Six years ago, today.
I can’t believe I didn’t take pictures. (another thing that changed so much in these years since I left LA.)
No pics. But it happened.
With two babies and a pair of high heels, I turned around one last time and whispered “goodbye,” to that house on Tilden Avenue: That house where I planted purple roses and rosemary out front with my mom, where I had my first kiss on the cool floor by my bed, where I studied for the SATs and filled out college applications, where I held my mom for the last time in the bed where she once nursed me, where I brought both my children home from the hospital, where my mother-in-law taught me how to make brisket, where we lit shabbat candles week after week after week, where my father and the father of my children would come home after bringing it on the Mar Vista court for Sierra Nevadas, where we stood now, us four, leaving.
Six years ago.
“It’s just for a year,” I told myself as we walked down the driveway, flanked by friends and family, the sky October blue.
Six years later:
I can’t believe I didn’t take pictures (if this were now, believe you me, there would have been a truly #epic group selfie)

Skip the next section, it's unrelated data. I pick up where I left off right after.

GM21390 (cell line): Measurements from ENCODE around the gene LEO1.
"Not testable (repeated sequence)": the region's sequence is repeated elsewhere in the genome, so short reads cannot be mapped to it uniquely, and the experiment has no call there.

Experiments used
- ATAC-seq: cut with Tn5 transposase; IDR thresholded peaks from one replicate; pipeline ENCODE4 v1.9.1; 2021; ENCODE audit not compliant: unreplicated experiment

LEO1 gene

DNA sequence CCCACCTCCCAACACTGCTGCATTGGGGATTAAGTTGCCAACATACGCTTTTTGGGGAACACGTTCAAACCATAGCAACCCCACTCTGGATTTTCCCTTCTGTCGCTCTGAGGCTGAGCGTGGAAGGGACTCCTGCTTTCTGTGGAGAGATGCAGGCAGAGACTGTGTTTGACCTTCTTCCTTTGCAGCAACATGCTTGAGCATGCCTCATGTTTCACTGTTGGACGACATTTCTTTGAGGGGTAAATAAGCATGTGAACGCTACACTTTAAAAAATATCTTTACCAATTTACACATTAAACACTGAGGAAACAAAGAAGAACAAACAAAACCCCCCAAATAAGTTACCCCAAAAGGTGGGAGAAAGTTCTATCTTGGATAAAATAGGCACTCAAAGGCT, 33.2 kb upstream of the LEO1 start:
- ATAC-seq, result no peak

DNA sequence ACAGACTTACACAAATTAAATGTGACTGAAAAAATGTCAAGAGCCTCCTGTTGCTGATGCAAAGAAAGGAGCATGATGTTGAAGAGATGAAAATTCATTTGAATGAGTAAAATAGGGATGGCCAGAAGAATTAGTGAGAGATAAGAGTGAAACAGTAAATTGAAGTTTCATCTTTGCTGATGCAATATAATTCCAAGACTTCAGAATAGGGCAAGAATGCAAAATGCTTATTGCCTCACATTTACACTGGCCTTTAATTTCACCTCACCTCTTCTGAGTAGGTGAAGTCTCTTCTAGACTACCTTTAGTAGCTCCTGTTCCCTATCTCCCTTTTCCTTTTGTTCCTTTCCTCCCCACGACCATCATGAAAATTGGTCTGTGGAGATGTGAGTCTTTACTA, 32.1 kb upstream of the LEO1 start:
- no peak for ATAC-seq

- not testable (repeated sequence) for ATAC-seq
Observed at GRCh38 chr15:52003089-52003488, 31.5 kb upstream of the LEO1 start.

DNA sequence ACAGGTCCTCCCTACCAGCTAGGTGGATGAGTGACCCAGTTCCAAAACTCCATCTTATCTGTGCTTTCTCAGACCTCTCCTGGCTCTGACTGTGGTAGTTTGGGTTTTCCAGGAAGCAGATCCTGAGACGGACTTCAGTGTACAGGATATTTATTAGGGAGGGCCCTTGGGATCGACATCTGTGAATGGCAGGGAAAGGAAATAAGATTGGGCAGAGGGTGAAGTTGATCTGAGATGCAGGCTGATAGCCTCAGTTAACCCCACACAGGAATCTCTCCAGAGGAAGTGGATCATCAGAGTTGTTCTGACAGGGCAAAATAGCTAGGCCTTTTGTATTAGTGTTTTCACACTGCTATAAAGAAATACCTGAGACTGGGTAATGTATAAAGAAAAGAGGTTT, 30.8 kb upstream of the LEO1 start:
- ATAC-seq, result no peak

We had a limo waiting. You read that right. A limo. Not just a limo — a stretch limo. Because if I was going to take a leap of faith and leave LA and move to Israel, it would be in a stretch limo, because LA and because of course.
I can’t believe I didn’t take pictures (although what was there to photograph? A two year old on her 12th rerun of Princess and the Frog and a baby who was oh so charming so long as you keep on keeping on … bouncing him across world?)
And actually, the guy in charge of our papers DID take pictures – a deer-in-headlights fiasco of a photo where the 14 hour plane ride is stamped on my face forever and ever, a reminder that uprooting isn’t easy.
And to prove that point, one year later, from a cold, dark space, I wrote “One year gone.” And wow, how much has changed since then, since missing home, since crying every night, since riding around in circles, since stumbling through the hours, since, well, since everything…
Six years later, tucked away on my couch surrounded by old maps of the Old City and paintings of places within those ancient walls, red geraniums and lavender blooming outside the window and a cat curled up on my lap, I write now: Six years home.